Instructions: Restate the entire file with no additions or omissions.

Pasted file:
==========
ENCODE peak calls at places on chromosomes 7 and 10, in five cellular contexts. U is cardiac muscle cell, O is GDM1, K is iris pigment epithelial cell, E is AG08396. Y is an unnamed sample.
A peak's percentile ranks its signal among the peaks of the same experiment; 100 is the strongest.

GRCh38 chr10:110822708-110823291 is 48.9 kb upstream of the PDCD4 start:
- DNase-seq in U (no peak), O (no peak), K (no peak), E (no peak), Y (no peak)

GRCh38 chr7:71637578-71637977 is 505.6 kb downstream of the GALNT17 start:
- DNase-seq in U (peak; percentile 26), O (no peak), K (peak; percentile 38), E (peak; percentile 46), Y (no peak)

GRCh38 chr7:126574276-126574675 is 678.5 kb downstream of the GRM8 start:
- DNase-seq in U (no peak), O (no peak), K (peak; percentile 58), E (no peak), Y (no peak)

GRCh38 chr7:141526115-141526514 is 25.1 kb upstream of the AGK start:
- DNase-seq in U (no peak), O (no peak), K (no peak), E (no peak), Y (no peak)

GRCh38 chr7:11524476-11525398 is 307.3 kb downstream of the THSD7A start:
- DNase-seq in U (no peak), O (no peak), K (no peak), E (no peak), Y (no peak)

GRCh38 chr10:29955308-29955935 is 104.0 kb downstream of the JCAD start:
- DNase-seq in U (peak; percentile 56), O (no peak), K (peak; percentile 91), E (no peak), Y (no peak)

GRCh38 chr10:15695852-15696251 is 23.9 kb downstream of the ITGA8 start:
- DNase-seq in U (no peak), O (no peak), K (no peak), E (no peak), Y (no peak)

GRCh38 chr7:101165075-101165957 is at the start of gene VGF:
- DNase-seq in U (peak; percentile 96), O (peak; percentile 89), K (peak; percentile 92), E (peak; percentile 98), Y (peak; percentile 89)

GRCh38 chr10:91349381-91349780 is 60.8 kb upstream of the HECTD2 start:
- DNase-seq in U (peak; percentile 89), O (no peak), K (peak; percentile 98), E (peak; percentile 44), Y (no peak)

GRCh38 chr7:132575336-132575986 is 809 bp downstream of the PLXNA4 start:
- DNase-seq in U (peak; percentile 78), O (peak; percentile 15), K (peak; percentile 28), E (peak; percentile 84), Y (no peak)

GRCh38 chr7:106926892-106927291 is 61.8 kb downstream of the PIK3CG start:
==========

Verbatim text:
ENCODE peak calls at places on chromosomes 7 and 10, in five cellular contexts. U is cardiac muscle cell, O is GDM1, K is iris pigment epithelial cell, E is AG08396. Y is an unnamed sample.
A peak's percentile ranks its signal among the peaks of the same experiment; 100 is the strongest.

GRCh38 chr10:110822708-110823291 is 48.9 kb upstream of the PDCD4 start:
- DNase-seq in U (no peak), O (no peak), K (no peak), E (no peak), Y (no peak)

GRCh38 chr7:71637578-71637977 is 505.6 kb downstream of the GALNT17 start:
- DNase-seq in U (peak; percentile 26), O (no peak), K (peak; percentile 38), E (peak; percentile 46), Y (no peak)

GRCh38 chr7:126574276-126574675 is 678.5 kb downstream of the GRM8 start:
- DNase-seq in U (no peak), O (no peak), K (peak; percentile 58), E (no peak), Y (no peak)

GRCh38 chr7:141526115-141526514 is 25.1 kb upstream of the AGK start:
- DNase-seq in U (no peak), O (no peak), K (no peak), E (no peak), Y (no peak)

GRCh38 chr7:11524476-11525398 is 307.3 kb downstream of the THSD7A start:
- DNase-seq in U (no peak), O (no peak), K (no peak), E (no peak), Y (no peak)

GRCh38 chr10:29955308-29955935 is 104.0 kb downstream of the JCAD start:
- DNase-seq in U (peak; percentile 56), O (no peak), K (peak; percentile 91), E (no peak), Y (no peak)

GRCh38 chr10:15695852-15696251 is 23.9 kb downstream of the ITGA8 start:
- DNase-seq in U (no peak), O (no peak), K (no peak), E (no peak), Y (no peak)

GRCh38 chr7:101165075-101165957 is at the start of gene VGF:
- DNase-seq in U (peak; percentile 96), O (peak; percentile 89), K (peak; percentile 92), E (peak; percentile 98), Y (peak; percentile 89)

GRCh38 chr10:91349381-91349780 is 60.8 kb upstream of the HECTD2 start:
- DNase-seq in U (peak; percentile 89), O (no peak), K (peak; percentile 98), E (peak; percentile 44), Y (no peak)

GRCh38 chr7:132575336-132575986 is 809 bp downstream of the PLXNA4 start:
- DNase-seq in U (peak; percentile 78), O (peak; percentile 15), K (peak; percentile 28), E (peak; percentile 84), Y (no peak)

GRCh38 chr7:106926892-106927291 is 61.8 kb downstream of the PIK3CG start: